The second line will "normalize" the day field. The second line requires that the month field is already normalized. For example 2015_y/dec/32 will become 2016_y/jan/1. If the day field is already in range, there will be no change.

The conversion from year_month_day to sys_days calls this algorithm:

http://howardhinnant.github.io/date_algorithms.html#days_from_civil

And the conversion from sys_days back to year_month_day calls this algorithm:

http://howardhinnant.github.io/date_algorithms.html#civil_from_days

Example:

int
main()
{
    using namespace date;
    auto ymd = 2015_y/55/250;
    std::cout << ymd << (ymd.ok() ? "\n" : " invalid date\n");
    ymd += months{0};
    std::cout << ymd << (ymd.ok() ? "\n" : " invalid date\n");
    ymd = sys_days{ymd};
    std::cout << ymd << (ymd.ok() ? "\n" : " invalid date\n");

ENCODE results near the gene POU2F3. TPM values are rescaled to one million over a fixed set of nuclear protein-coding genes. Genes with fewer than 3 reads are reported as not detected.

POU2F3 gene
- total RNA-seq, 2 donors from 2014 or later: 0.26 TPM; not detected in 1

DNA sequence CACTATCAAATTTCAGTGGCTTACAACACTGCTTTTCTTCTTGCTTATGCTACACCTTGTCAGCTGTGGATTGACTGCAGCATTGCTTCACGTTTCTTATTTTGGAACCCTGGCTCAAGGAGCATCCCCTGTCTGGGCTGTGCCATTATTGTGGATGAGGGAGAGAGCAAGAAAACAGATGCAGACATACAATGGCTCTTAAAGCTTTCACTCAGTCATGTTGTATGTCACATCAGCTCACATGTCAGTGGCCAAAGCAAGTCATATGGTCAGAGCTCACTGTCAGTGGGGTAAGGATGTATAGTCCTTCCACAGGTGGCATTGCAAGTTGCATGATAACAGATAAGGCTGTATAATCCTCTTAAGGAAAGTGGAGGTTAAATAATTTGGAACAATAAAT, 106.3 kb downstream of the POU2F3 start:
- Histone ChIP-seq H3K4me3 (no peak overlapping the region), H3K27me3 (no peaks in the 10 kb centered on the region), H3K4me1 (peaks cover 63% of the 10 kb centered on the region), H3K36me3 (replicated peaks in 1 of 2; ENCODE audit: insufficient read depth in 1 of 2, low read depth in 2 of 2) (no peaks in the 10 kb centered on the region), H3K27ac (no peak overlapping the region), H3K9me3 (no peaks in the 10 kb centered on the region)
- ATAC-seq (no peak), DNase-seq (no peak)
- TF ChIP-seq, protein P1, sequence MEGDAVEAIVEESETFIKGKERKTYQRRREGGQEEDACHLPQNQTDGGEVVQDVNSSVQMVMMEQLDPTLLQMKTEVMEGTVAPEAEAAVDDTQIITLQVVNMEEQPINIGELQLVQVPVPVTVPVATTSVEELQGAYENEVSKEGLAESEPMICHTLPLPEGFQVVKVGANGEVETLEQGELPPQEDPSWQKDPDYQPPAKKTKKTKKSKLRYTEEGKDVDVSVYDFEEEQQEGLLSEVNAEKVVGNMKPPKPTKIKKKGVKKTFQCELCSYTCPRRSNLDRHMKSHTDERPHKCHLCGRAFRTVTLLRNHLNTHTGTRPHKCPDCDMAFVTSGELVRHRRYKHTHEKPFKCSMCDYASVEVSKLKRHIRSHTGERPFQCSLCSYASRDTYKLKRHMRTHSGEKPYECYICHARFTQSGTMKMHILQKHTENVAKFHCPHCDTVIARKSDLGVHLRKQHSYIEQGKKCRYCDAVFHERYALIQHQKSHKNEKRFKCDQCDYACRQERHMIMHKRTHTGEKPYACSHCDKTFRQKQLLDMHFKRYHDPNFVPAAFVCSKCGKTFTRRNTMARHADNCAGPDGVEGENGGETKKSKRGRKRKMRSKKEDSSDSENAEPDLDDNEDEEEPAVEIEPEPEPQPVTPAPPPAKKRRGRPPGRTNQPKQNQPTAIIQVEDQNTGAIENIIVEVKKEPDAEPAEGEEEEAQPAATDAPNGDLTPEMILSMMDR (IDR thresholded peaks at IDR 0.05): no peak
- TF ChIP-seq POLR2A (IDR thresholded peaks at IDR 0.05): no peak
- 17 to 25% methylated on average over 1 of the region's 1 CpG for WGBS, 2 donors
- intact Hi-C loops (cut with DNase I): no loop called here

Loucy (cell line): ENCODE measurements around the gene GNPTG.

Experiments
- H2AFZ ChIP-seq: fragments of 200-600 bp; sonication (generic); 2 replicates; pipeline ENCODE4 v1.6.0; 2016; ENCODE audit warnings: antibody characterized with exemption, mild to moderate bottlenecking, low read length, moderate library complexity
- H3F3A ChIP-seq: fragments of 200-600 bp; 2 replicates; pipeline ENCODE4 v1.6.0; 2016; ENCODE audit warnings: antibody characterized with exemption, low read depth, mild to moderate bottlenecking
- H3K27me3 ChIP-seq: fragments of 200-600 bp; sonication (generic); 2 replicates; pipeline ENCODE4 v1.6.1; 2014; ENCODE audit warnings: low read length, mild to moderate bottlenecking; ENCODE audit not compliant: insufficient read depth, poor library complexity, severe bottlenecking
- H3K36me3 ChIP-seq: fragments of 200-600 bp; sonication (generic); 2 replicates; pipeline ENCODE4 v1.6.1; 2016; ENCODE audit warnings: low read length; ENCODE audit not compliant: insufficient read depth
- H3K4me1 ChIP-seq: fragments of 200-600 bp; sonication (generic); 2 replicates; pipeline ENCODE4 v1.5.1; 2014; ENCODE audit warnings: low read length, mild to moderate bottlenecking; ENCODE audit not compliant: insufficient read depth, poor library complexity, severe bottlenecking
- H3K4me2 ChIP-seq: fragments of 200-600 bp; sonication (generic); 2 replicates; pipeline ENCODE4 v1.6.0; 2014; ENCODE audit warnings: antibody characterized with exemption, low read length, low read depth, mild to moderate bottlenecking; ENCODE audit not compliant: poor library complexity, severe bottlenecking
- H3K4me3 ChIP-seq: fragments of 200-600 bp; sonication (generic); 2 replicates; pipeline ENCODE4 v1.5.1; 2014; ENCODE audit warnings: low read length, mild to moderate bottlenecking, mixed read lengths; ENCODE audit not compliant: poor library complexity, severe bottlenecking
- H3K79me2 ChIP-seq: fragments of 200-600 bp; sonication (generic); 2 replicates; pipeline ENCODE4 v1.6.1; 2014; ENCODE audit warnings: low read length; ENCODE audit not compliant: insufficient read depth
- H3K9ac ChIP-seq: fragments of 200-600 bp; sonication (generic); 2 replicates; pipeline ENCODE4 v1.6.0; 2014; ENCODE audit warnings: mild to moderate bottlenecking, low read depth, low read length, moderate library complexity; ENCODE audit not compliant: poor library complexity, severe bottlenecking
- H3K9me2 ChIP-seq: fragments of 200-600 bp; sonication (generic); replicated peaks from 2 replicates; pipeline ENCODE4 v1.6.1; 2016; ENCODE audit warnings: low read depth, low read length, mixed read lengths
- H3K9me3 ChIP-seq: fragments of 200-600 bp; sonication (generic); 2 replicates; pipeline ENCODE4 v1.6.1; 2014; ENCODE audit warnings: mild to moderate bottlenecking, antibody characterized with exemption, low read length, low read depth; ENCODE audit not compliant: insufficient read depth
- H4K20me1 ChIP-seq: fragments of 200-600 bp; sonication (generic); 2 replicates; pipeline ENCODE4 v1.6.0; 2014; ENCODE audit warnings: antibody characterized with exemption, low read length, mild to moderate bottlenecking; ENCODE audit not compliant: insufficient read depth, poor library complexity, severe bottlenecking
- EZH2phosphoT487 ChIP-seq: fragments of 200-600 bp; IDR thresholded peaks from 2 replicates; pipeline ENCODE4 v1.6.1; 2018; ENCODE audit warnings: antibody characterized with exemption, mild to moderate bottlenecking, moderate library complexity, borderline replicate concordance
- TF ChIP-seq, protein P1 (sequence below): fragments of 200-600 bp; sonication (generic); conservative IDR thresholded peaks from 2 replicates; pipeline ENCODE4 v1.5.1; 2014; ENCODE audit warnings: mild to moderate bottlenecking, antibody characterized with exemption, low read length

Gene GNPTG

}

Outputs:

2015-55-250 invalid date
2019-07-250 invalid date
2020-03-06

The specifications for these functions do not yet guarantee this "normalization behavior." But the implementation has been thoroughly tested for this behavior and the specification will be updated soon.

When is it ok to be !ok()?

(by Howard Hinnant)

This library allows dates to silently fall into a state of !ok(). Why does not !ok() assert or throw? When is it ever ok to be !ok()?

Consider this problem:

I want to find all dates for some year y which are the 5th Friday of the month (because that is party day or whatever). Here is a very efficient function which collects all of the 5th Fridays of a year:

std::pair<std::array<date::year_month_day, 5>, unsigned>
fifth_friday(date::year y)
{
    using namespace date;
    constexpr auto nan = 0_y/0/0;
    std::array<year_month_day, 5> dates{nan, nan, nan, nan, nan};
    unsigned n = 0;
    for (auto m = jan; true; ++m)
    {
        auto d = fri[5]/m/y;
        if (d.ok())
        {
            dates[n] = year_month_day{d};
            ++n;
        }
        if (m == dec)
            break;
    }
    return {dates, n};